Reframe Your Thoughts for Healthy Self-Esteem

September 2, 2020 Jessica Kaley

If you reframe your thoughts, you develop healthy self-esteem because self-esteem is all about the way you look at yourself. So, one of the best tools to practice in this journey is the ability to reframe a negative thought into a positive one.  Learning to change your point of view is key in your effort to build strong self-esteem.

This week I had to reframe my thoughts about my efforts to become the person I want to be. I often write about my belief that having a set of well-defined life goals helps me every day to make decisions, to stay motivated, and to create plans that will hopefully lead to achieving my personal vision of success. Sometimes, like everyone else, my plans fail.

For much of my life, poor self-esteem kept me stuck believing that if my plans failed, I was a failure. Learning to change my point of view and reframe my thoughts helped me see that every failure was in fact a lesson that would help me eventually achieve my goals. Today I want to share the power of this lesson.

Reframe Your Thoughts When You're Faced with a Failure

We all face failure at times, and learning to reframe your thoughts at these points is important to maintaining your self esteem. I'm facing a failure right now, and I'm reframing how I think about that failure to remain healthy. You see, one of my life goals centers on being a good citizen of the world by working to sustain our ecology and avoid damaging the environment. It's not one of my primary goals like remaining self-supporting and independent or maintaining the best health possible, so it's not often in the forefront of my mind.

I have a commitment that I've kept for over a decade of giving up one disposable item and replacing it with an eco-friendly one each year on Earth Day. Over the course of time, I've stopped using paper plates and cups and plastic utensils. Last year it was plastic straws. This year it was to be paper towels. I had a five-roll pack in the pantry when the pandemic began, and I was sure it would be the last one I would buy.

I did my best to prepare for this change by creating a stash of reusable cloths, remembering that my mom always had a bag of rags under the kitchen counter for this purpose. But I just put my last roll in the dispenser and only months after Earth Day, I am faced with the fact that my effort this year is failing.

As a young adult, I had a quote from Star Wars hanging in my cubicle. It said "Do. Or do not. There is no try."

It sounded a lot like my father, and I admit that I still channel Dad when I'm faced with something unpleasant that must be done. But nowadays I'm a lot kinder to myself, and I've replaced Yoda's wisdom with that of Dr. Wayne Dyer, a famous author in the field of self-development and spiritual growth. "Change the way you look at things, and the things you look at change."1

It's a powerful statement, based in quantum physics, of all things.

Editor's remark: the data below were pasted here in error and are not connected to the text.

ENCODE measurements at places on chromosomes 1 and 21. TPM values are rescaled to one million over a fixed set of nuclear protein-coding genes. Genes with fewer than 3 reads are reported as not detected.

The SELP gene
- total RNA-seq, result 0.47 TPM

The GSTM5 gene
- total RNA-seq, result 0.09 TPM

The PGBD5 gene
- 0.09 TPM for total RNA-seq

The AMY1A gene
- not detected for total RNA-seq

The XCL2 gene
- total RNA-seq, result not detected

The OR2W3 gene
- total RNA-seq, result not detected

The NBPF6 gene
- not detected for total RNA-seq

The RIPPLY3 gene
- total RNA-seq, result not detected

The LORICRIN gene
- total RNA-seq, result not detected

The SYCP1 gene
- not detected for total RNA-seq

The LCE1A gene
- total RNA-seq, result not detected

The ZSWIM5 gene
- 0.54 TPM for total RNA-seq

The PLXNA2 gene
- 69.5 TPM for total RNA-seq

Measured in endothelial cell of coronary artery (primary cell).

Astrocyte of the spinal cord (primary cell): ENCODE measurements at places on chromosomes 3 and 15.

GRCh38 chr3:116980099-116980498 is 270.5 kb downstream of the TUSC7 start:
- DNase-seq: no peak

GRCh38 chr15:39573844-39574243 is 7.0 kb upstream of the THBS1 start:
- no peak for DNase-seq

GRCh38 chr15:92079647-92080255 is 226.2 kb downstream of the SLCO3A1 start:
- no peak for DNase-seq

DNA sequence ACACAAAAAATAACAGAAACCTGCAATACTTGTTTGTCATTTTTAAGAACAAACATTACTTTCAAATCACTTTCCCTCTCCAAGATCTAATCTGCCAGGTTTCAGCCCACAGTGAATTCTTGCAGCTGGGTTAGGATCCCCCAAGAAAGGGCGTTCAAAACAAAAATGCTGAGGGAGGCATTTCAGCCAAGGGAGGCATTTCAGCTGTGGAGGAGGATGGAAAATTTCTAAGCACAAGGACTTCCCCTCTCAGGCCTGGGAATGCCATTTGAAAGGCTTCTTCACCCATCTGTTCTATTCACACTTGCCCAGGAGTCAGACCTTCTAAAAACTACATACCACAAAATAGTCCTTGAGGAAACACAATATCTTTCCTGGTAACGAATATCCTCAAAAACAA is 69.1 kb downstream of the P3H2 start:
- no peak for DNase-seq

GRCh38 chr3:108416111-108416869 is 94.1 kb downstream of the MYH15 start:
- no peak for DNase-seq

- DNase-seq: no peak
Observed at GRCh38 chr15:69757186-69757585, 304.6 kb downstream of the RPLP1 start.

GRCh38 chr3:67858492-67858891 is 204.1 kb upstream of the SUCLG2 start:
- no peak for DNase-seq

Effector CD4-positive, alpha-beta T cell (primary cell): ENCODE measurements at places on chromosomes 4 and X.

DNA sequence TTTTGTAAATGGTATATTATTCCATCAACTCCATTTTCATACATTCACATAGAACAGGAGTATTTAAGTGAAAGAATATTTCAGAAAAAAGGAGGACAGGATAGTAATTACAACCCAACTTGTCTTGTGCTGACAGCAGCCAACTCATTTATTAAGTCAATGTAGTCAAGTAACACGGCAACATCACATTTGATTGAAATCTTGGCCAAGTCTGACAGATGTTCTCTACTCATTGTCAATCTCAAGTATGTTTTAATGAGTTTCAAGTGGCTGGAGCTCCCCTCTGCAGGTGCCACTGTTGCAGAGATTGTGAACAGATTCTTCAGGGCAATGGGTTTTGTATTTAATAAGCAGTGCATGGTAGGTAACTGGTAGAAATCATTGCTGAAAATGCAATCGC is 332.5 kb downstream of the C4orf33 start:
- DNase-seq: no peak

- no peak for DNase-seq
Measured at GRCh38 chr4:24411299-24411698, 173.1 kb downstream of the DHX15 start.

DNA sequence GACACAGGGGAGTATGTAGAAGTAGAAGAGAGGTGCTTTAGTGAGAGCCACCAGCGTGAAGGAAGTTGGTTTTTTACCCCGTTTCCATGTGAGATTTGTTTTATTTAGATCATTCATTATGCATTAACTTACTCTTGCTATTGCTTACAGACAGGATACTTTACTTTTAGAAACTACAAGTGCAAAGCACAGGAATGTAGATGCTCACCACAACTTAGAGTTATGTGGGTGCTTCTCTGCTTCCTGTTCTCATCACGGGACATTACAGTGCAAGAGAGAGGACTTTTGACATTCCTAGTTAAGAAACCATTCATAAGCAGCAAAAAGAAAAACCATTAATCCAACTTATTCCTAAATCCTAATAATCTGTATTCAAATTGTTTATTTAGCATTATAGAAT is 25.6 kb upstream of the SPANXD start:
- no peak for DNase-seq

Reframing Your Negative Thoughts Creates a Positive Perspective

When I learned to look at a failure as a lesson to help redirect my efforts instead of as a reason to beat myself up, not only did my self-esteem grow, but life's journey became more interesting. I didn't have to be afraid to try and fail. Instead, I learned what worked best for me and what didn't. It was a way to explore and accept my individuality because I realized that things that worked for others didn't necessarily have to work for me and vice versa. All I had to do was to try another method of reaching my goal and figuring out what that might be kept me engaged in a positive way with my life journey.

I still haven't figured out how to reshape my efforts to give up paper towels, but my new philosophy keeps me from becoming mired in a sense of ineffectiveness. I'm sure there are options and I will figure them out in time. I feel strongly that I can continue to strive in the face of failure. Sometimes I come up with a new path to try, and sometimes I must tweak my goal or break it down into tinier steps, but my self-esteem will stay strong because I am still pointed at my destination.

Your self-esteem will grow when you learn to reframe your thoughts in a positive way and take the point of view that you are worthy of the life you desire. Convince yourself and the battle is won. How do you react when your plans fail? Does making a mistake throw you off course? Share your story about how changing your point of view keeps your self-esteem healthy.


  1.  Dyer, W., "Success Secrets."  Wayne's Blog, October 2009.

APA Reference
Kaley, J. (2020, September 2). Reframe Your Thoughts for Healthy Self-Esteem, HealthyPlace. Retrieved on 2024, July 21 from

Author: Jessica Kaley

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Lizanne Corbit
September, 2 2020 at 7:04 pm

Yahoo to this! I love that you included, "you are worthy of the life you desire." It's amazing what a big piece of the self-esteem puzzle this truly is. We desire certain things in life, or a certain way of life, but then when we don't attain them we (sometimes almost automatically) reflect back that we aren't worthy or not deserving, or less-than and it perpetuates a cycle of diminishing self-esteem. Reframing is a powerful tool.

September, 3 2020 at 5:08 pm

Thank you, Lizanne. I know that for me, it wasn't an obvious "I don't deserve this" but more of "I don't deserve this YET". Realizing one is worthy right now just because is so powerful. I appreciate your comments.

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